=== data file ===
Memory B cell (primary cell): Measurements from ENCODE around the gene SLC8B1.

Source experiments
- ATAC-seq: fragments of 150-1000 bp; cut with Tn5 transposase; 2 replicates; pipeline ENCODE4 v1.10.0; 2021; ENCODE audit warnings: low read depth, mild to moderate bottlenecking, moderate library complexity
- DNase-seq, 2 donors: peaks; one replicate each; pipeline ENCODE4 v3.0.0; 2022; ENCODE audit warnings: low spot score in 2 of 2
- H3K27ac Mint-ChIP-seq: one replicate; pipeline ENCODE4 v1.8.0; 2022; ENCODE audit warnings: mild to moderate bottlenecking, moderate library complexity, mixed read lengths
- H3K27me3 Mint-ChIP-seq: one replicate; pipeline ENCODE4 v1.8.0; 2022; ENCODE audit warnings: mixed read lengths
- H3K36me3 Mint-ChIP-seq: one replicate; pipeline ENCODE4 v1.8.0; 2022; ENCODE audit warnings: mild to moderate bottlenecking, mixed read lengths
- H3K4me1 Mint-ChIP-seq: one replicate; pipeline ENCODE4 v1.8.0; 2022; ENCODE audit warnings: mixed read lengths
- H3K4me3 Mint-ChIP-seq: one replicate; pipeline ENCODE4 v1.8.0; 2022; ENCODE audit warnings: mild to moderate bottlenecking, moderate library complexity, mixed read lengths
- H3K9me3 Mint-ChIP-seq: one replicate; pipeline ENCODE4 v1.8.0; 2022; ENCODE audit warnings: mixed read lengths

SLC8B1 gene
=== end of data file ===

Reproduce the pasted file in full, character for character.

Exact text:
Memory B cell (primary cell): Measurements from ENCODE around the gene SLC8B1.

Source experiments
- ATAC-seq: fragments of 150-1000 bp; cut with Tn5 transposase; 2 replicates; pipeline ENCODE4 v1.10.0; 2021; ENCODE audit warnings: low read depth, mild to moderate bottlenecking, moderate library complexity
- DNase-seq, 2 donors: peaks; one replicate each; pipeline ENCODE4 v3.0.0; 2022; ENCODE audit warnings: low spot score in 2 of 2
- H3K27ac Mint-ChIP-seq: one replicate; pipeline ENCODE4 v1.8.0; 2022; ENCODE audit warnings: mild to moderate bottlenecking, moderate library complexity, mixed read lengths
- H3K27me3 Mint-ChIP-seq: one replicate; pipeline ENCODE4 v1.8.0; 2022; ENCODE audit warnings: mixed read lengths
- H3K36me3 Mint-ChIP-seq: one replicate; pipeline ENCODE4 v1.8.0; 2022; ENCODE audit warnings: mild to moderate bottlenecking, mixed read lengths
- H3K4me1 Mint-ChIP-seq: one replicate; pipeline ENCODE4 v1.8.0; 2022; ENCODE audit warnings: mixed read lengths
- H3K4me3 Mint-ChIP-seq: one replicate; pipeline ENCODE4 v1.8.0; 2022; ENCODE audit warnings: mild to moderate bottlenecking, moderate library complexity, mixed read lengths
- H3K9me3 Mint-ChIP-seq: one replicate; pipeline ENCODE4 v1.8.0; 2022; ENCODE audit warnings: mixed read lengths

SLC8B1 gene